In this way, the sacrifice Jesus offered on the cross founds a new ritual of sacrifice for us. As Jesus’ death and resurrection fulfilled the history and mission of Israel, so the liturgy he gave us to commemorate and re-offer his death fulfills the Passover and the creation of Israel as a nation. The celebration of the Eucharist creates the Church as the new Israel, the kingdom of God. As Jesus’ death took the punishment for the sins of the whole world, so the Mass is offered for the sins of all of us. But there is more than sin and redemption. Jesus’ perfect offering to the Father was also the fulfillment of man’s mission as cosmic priest to bring all of creation back to God in an act of worship. There is a cosmic aspect to the Mass; it is the fulfillment of creation’s purpose. This is why John Paul II said that every Mass, wherever it is offered, is offered “on the altar of the world.”

On Holy Thursday last year, a colleague of mine gave a talk before an evening Jewish-style meal. He explained that it does not make sense to celebrate a Seder Meal as a way to “reenact” the Last Supper. Historically, the Seder Meal was invented as a way to make up for the lack of the Passover Supper because there was no longer temple sacrifice after 70 AD. In other words, the Seder as now practiced postdates our Lord’s institution of the Eucharist, and is, in part, an ongoing sign that the Jews do not acknowledge Jesus as the Christ, the one Messiah and Savior of mankind, apart from whom there is no salvation. For these reasons, my colleague advocated a Passover-style dinner, not a Seder Meal. During this dinner, he commented on the different dishes at the tables, explained their Old Testament symbolism, and showed how their meaning was fulfilled in the sacrifice of the true unblemished Lamb, which is made present for us in the Sacrifice of the Mass.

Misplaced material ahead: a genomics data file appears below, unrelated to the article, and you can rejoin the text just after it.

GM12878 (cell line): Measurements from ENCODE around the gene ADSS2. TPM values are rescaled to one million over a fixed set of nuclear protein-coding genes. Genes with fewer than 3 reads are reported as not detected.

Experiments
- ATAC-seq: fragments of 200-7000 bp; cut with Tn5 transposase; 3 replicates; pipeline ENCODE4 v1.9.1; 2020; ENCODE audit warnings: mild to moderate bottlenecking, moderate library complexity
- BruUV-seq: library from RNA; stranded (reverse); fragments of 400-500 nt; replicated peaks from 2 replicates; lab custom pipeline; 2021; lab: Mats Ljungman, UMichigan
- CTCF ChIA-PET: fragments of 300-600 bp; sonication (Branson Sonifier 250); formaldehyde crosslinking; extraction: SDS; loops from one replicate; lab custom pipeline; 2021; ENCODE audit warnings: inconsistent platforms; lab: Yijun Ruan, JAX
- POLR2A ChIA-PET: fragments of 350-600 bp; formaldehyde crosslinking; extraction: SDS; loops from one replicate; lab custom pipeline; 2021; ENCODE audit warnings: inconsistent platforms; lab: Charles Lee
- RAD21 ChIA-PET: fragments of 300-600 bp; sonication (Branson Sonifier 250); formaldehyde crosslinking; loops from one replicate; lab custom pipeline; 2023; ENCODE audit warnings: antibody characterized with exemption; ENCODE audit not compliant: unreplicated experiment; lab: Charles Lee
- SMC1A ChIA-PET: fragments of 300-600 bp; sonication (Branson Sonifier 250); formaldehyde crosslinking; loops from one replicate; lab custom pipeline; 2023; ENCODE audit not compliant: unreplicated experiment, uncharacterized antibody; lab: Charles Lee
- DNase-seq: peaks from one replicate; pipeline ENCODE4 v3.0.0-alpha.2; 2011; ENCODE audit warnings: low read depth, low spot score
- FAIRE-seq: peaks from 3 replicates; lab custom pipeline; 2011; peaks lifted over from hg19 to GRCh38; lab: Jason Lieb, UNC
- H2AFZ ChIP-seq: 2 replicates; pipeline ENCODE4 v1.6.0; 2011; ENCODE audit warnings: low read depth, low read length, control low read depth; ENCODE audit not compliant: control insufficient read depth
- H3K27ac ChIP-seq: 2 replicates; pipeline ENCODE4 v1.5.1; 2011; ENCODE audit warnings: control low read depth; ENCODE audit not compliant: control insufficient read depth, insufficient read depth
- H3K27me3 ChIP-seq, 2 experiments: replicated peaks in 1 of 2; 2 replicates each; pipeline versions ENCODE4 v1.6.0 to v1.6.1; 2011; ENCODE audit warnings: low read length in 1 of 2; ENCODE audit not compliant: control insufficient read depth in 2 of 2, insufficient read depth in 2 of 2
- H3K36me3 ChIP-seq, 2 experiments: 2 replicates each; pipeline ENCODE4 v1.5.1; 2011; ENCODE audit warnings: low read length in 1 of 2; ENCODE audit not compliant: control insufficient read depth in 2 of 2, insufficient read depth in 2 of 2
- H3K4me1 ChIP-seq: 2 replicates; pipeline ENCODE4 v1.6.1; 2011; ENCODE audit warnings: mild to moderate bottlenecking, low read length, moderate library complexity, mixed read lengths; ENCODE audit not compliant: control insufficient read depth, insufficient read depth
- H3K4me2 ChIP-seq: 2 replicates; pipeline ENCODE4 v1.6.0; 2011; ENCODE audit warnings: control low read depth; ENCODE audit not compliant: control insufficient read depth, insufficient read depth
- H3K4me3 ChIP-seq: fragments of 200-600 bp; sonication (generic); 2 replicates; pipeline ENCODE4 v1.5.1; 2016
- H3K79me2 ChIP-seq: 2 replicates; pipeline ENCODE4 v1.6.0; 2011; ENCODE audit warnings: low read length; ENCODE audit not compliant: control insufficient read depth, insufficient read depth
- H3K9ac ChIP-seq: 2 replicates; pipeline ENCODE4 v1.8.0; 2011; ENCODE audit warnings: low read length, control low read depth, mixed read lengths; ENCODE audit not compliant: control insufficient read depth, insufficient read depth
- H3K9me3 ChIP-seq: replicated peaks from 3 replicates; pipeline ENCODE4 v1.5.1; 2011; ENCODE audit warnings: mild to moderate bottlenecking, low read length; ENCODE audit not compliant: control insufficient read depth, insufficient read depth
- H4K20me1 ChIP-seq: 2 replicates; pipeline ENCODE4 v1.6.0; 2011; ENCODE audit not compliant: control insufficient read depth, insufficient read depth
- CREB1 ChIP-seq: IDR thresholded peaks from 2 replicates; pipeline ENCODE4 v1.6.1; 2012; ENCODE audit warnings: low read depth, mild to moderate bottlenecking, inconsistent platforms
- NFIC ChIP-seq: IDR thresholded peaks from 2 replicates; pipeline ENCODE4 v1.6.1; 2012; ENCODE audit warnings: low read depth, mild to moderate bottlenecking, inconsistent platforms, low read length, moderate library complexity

So much, then, for why a Seder Meal would be a totally incoherent thing for Christians to do. There is, moreover, this theological consideration: separating the Jewish meal from the act of animal sacrifice, as the Seder deliberately does, fundamentally confuses the actual symbolism of the Passover supper, and therefore bars any understanding of how this supper foreshadows the Passion. Among other things, the anthropological significance of Jesus Christ replacing the sacrifice of another by His own self-sacrifice is lost.

Then, a practical consideration. A Seder meal is a currently practiced religious ritual for the Jews who do it. Hence, Catholics attending a Seder meal, even if no rabbi were present, would rightly be at a loss to know whether they were play-acting, going through an academic exercise, attempting to turn a Jewish custom into a Christian meditation, or even attempting to pray like Jews (as if we could momentarily function as people of a different religion). In short, it is not possible to simulate a Seder without implying that one is conducting a religious observance. In contrast, as we have shown, it is possible to serve a Passover-like meal for educational purposes, since the Jewish Passover, narrowly speaking, has not been observed as a religious ritual for close to 2,000 years. Such a meal can indeed be a welcome opportunity for sound catechesis about the Passion of our Lord and the Holy Sacrifice of the Mass.